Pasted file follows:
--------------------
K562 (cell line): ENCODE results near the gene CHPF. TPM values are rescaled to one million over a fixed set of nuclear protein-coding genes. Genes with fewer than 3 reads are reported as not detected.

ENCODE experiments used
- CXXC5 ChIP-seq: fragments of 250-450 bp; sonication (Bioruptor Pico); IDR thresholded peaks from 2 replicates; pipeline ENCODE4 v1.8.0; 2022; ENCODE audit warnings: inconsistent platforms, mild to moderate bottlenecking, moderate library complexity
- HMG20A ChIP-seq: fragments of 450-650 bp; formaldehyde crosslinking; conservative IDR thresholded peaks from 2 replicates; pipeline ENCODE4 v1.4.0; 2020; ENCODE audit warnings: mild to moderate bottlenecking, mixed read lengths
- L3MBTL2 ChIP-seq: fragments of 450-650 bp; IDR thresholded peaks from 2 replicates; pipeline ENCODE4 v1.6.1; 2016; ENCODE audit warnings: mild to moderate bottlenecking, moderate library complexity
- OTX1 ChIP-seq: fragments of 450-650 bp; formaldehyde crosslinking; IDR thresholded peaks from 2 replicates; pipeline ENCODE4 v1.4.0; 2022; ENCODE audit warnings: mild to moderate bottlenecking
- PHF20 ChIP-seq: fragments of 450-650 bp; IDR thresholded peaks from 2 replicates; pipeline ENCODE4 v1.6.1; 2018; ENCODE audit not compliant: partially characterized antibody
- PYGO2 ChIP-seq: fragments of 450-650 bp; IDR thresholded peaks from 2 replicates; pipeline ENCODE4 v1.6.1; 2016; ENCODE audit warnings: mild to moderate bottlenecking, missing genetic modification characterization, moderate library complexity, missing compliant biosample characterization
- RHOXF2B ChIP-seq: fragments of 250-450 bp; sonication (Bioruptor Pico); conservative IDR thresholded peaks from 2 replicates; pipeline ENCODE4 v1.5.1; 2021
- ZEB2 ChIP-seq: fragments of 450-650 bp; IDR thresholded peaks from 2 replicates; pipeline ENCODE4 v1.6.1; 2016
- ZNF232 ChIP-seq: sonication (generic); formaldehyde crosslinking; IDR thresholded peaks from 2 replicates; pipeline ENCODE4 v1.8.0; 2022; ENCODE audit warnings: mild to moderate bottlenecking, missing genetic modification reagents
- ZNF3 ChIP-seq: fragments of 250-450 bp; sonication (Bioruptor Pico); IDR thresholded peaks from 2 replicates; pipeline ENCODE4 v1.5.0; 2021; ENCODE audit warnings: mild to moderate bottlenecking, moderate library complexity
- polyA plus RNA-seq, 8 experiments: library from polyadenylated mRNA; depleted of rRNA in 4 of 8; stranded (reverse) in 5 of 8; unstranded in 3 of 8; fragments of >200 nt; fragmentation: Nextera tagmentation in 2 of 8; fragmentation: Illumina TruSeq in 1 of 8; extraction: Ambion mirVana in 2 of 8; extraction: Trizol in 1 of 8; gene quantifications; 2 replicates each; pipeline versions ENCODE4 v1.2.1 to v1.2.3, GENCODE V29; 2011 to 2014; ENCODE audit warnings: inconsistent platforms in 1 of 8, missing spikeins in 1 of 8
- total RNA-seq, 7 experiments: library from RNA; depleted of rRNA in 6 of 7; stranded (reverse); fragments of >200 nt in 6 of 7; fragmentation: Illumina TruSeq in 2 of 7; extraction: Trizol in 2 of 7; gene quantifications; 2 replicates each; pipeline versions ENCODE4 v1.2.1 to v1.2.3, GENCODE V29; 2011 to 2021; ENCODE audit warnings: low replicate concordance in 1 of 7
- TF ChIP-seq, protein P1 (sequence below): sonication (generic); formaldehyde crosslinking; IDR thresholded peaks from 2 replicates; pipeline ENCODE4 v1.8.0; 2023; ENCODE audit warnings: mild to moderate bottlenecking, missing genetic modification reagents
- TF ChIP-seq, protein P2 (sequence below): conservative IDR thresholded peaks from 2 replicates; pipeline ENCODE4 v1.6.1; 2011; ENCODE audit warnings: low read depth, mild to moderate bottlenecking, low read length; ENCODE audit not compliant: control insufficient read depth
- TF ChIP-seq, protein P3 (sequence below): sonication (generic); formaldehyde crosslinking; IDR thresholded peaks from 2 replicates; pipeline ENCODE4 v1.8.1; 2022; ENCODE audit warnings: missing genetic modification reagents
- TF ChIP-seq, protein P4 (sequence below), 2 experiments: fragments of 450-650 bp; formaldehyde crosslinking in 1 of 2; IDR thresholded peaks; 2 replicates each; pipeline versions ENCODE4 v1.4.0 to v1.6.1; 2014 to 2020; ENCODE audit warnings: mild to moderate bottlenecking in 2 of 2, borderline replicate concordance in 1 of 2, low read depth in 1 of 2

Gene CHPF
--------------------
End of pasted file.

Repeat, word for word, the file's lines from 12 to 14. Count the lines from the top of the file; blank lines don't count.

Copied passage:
- ZNF3 ChIP-seq: fragments of 250-450 bp; sonication (Bioruptor Pico); IDR thresholded peaks from 2 replicates; pipeline ENCODE4 v1.5.0; 2021; ENCODE audit warnings: mild to moderate bottlenecking, moderate library complexity
- polyA plus RNA-seq, 8 experiments: library from polyadenylated mRNA; depleted of rRNA in 4 of 8; stranded (reverse) in 5 of 8; unstranded in 3 of 8; fragments of >200 nt; fragmentation: Nextera tagmentation in 2 of 8; fragmentation: Illumina TruSeq in 1 of 8; extraction: Ambion mirVana in 2 of 8; extraction: Trizol in 1 of 8; gene quantifications; 2 replicates each; pipeline versions ENCODE4 v1.2.1 to v1.2.3, GENCODE V29; 2011 to 2014; ENCODE audit warnings: inconsistent platforms in 1 of 8, missing spikeins in 1 of 8
- total RNA-seq, 7 experiments: library from RNA; depleted of rRNA in 6 of 7; stranded (reverse); fragments of >200 nt in 6 of 7; fragmentation: Illumina TruSeq in 2 of 7; extraction: Trizol in 2 of 7; gene quantifications; 2 replicates each; pipeline versions ENCODE4 v1.2.1 to v1.2.3, GENCODE V29; 2011 to 2021; ENCODE audit warnings: low replicate concordance in 1 of 7